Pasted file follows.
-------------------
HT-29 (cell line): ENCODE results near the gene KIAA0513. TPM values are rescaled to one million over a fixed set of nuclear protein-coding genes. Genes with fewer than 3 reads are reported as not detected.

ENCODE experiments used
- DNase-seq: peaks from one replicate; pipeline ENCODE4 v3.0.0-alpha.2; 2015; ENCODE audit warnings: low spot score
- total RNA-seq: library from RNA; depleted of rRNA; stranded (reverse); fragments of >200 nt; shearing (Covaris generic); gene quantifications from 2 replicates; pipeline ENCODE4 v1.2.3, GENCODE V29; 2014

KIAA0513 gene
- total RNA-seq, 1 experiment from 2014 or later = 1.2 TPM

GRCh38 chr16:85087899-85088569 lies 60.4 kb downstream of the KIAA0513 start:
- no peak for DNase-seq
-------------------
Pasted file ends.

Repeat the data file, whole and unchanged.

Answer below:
HT-29 (cell line): ENCODE results near the gene KIAA0513. TPM values are rescaled to one million over a fixed set of nuclear protein-coding genes. Genes with fewer than 3 reads are reported as not detected.

ENCODE experiments used
- DNase-seq: peaks from one replicate; pipeline ENCODE4 v3.0.0-alpha.2; 2015; ENCODE audit warnings: low spot score
- total RNA-seq: library from RNA; depleted of rRNA; stranded (reverse); fragments of >200 nt; shearing (Covaris generic); gene quantifications from 2 replicates; pipeline ENCODE4 v1.2.3, GENCODE V29; 2014

KIAA0513 gene
- total RNA-seq, 1 experiment from 2014 or later = 1.2 TPM

GRCh38 chr16:85087899-85088569 lies 60.4 kb downstream of the KIAA0513 start:
- no peak for DNase-seq